SVB has for years underinvested in their technology (i.e. their app was horrible) but they were one of the critical cogs supporting the entire ecosystem. They had their hands in everything from banking, to debt (such as mortgages for startup founders but also corporate debt instruments), to events (as large sponsors). Their teams were well connected to everyone. Even with all the newer competitors, SVB’s loss will be felt as will the job loss of 8000+ smart, caring, dedicated SVB employees.

SVB did not do much “wrong.” There were strategic errors but they should not have been fatal. Instead, they were at the mercy of the “Fed” as much as any of us. They nearly doubled in size over the course of the pandemic (low interest rates + flood of capital) and then when the Fed raised rates faster than at [almost?] any time in history, they were stuck with unprofitable bonds. Should they have known? Maybe. Then again, no one really saw this coming (see every tech co that made massive layoffs over the past ~6 mos or most professional hedge fund investors who also lost a lot of money).

Ecosystem and Regulation

In many ways, SVB was a victim of its own creation. The ecosystem it nourished also killed it. Tech has enabled all of us, with an app on our phone, to move money worldwide in seconds. We can make a video telling our friends about our fear that is then spread virally by algorithms no one fully understands. 

On top of the tech that makes it so easy to have a run on a bank, SVB watered down regulation that would have otherwise protected it. Many libertarians in Silicon Valley cheer for fewer regulations. Regulations do get in the way and slow you down but it’s easy to forget that most regulation is in place to protect and, sadly, is there as a reaction to previous failure. The regulations SVB watered down were in place due to the dramatic banking failures in 2008. Now, more regulations will come in to fix the old. However, without regulation, we would not have the fertile ground on which to build our startups.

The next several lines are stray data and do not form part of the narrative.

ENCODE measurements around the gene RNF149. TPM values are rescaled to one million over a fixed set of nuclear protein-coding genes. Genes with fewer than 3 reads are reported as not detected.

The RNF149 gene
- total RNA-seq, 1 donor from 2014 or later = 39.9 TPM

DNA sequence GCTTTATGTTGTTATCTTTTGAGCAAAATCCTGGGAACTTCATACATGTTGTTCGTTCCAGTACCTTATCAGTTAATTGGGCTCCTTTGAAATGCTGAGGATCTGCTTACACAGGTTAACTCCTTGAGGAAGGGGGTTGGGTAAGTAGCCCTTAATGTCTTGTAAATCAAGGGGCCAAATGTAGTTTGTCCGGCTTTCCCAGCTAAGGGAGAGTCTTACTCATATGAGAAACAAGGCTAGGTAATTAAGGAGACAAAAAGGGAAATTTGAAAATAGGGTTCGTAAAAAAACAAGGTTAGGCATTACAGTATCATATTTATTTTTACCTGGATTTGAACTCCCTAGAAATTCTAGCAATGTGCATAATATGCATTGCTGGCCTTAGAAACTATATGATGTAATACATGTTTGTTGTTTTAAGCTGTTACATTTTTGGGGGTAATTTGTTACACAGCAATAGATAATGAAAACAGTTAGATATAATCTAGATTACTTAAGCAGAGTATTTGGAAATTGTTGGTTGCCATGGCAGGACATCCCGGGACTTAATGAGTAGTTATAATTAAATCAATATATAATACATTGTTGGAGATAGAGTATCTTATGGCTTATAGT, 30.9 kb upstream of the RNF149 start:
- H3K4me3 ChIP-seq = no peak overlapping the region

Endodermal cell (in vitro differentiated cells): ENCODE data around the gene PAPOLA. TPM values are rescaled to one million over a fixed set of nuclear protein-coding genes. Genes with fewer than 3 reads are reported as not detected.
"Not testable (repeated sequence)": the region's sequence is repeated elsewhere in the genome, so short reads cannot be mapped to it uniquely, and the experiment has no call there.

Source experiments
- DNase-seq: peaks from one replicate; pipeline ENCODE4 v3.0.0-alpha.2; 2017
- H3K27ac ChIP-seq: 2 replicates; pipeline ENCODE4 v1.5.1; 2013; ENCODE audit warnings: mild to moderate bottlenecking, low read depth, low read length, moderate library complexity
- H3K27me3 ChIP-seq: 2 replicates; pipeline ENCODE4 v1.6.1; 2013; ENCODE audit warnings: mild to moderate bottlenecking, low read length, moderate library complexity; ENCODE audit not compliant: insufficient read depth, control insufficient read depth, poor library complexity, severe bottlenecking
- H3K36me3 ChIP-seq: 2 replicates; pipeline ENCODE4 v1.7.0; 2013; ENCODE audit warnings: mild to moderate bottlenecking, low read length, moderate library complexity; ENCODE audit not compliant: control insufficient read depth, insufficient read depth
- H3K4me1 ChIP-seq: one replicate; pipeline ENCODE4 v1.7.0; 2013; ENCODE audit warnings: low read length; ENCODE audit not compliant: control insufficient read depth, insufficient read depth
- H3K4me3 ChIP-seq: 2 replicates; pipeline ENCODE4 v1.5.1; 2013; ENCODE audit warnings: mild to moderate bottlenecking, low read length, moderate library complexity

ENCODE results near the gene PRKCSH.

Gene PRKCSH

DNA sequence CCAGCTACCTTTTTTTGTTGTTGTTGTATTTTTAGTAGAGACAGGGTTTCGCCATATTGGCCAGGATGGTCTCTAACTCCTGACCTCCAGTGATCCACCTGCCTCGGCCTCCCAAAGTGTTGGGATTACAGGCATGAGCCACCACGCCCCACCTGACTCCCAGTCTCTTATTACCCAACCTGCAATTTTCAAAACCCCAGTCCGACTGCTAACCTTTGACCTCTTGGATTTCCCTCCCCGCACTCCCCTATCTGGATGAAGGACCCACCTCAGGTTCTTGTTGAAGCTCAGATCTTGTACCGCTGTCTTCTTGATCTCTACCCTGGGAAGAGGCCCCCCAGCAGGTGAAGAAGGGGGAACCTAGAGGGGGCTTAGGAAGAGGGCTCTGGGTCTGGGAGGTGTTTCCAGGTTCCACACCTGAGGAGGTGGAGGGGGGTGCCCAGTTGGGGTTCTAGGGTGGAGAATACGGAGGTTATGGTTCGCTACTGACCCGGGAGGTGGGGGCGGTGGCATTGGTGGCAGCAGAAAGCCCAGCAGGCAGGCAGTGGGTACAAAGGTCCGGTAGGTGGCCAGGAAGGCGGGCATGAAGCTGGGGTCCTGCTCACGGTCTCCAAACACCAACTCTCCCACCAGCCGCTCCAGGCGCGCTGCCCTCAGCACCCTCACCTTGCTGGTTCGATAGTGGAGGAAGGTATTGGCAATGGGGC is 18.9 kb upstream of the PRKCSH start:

As a foreign-born founder said to me shortly after SVB’s bailout was announced: this is why the USA is the best place to start a company. Starting a company in most other countries is fraught with far more risk due to the lack of regulation, lack of government protections, and graft. It is those very regulations and strong government that create the field for startup creation and success*. 

To anyone complaining about Silicon Valley getting a bailout, remember: we’re all in this together. Do you like your newest iPhone? Do you care that our military has better technology than adversaries? Do you like clean solar power or fresh drinking water? Everything today is technology, built by our smartest, highest-risk-taking, entrepreneurs. A weakness in the tech space is a weakness for everyone. 

From the ashes we will rise stronger

To conclude: SVB was a silent, mostly unheralded foundation upon which many of us built. That will be missed. 

From its ashes, new systems will rise. These systems will be stronger and more resilient. Tech’s impact on our lives will continue to grow at a rapidly compounding rate. That is scary but also exciting. I eagerly look to the future while taking a deep breath of gratefulness that I have the privilege of working in the United States with brilliant peers dreaming of a better future.

*Government can overreach and there should be a healthy play between regulators and those acting to remove regulation.